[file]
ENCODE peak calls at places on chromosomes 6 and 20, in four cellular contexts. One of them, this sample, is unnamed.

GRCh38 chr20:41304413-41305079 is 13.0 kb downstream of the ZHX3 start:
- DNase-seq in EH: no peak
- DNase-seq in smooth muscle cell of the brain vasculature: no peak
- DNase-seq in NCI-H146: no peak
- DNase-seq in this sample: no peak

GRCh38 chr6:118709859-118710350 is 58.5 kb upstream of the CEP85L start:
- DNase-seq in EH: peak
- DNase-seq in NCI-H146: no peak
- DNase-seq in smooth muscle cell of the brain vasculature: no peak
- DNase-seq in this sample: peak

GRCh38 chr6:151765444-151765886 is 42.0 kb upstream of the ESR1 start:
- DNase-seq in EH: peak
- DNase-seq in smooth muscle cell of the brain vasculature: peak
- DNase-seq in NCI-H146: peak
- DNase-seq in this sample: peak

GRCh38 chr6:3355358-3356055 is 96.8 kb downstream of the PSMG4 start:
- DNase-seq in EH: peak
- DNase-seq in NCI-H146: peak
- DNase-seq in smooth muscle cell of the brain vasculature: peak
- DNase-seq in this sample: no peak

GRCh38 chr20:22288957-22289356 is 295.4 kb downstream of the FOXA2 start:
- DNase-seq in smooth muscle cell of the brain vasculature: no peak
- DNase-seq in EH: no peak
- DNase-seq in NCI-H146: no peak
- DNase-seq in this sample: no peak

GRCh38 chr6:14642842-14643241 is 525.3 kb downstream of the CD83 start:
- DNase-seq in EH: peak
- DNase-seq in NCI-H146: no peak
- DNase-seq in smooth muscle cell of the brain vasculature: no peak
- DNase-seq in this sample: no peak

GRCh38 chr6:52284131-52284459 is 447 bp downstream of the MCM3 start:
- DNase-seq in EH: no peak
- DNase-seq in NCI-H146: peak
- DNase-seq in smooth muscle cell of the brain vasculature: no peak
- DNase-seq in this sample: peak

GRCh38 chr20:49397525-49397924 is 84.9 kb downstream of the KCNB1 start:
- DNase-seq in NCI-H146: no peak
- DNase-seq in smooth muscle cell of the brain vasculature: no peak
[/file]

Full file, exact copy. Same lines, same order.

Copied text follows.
ENCODE peak calls at places on chromosomes 6 and 20, in four cellular contexts. One of them, this sample, is unnamed.

GRCh38 chr20:41304413-41305079 is 13.0 kb downstream of the ZHX3 start:
- DNase-seq in EH: no peak
- DNase-seq in smooth muscle cell of the brain vasculature: no peak
- DNase-seq in NCI-H146: no peak
- DNase-seq in this sample: no peak

GRCh38 chr6:118709859-118710350 is 58.5 kb upstream of the CEP85L start:
- DNase-seq in EH: peak
- DNase-seq in NCI-H146: no peak
- DNase-seq in smooth muscle cell of the brain vasculature: no peak
- DNase-seq in this sample: peak

GRCh38 chr6:151765444-151765886 is 42.0 kb upstream of the ESR1 start:
- DNase-seq in EH: peak
- DNase-seq in smooth muscle cell of the brain vasculature: peak
- DNase-seq in NCI-H146: peak
- DNase-seq in this sample: peak

GRCh38 chr6:3355358-3356055 is 96.8 kb downstream of the PSMG4 start:
- DNase-seq in EH: peak
- DNase-seq in NCI-H146: peak
- DNase-seq in smooth muscle cell of the brain vasculature: peak
- DNase-seq in this sample: no peak

GRCh38 chr20:22288957-22289356 is 295.4 kb downstream of the FOXA2 start:
- DNase-seq in smooth muscle cell of the brain vasculature: no peak
- DNase-seq in EH: no peak
- DNase-seq in NCI-H146: no peak
- DNase-seq in this sample: no peak

GRCh38 chr6:14642842-14643241 is 525.3 kb downstream of the CD83 start:
- DNase-seq in EH: peak
- DNase-seq in NCI-H146: no peak
- DNase-seq in smooth muscle cell of the brain vasculature: no peak
- DNase-seq in this sample: no peak

GRCh38 chr6:52284131-52284459 is 447 bp downstream of the MCM3 start:
- DNase-seq in EH: no peak
- DNase-seq in NCI-H146: peak
- DNase-seq in smooth muscle cell of the brain vasculature: no peak
- DNase-seq in this sample: peak

GRCh38 chr20:49397525-49397924 is 84.9 kb downstream of the KCNB1 start:
- DNase-seq in NCI-H146: no peak
- DNase-seq in smooth muscle cell of the brain vasculature: no peak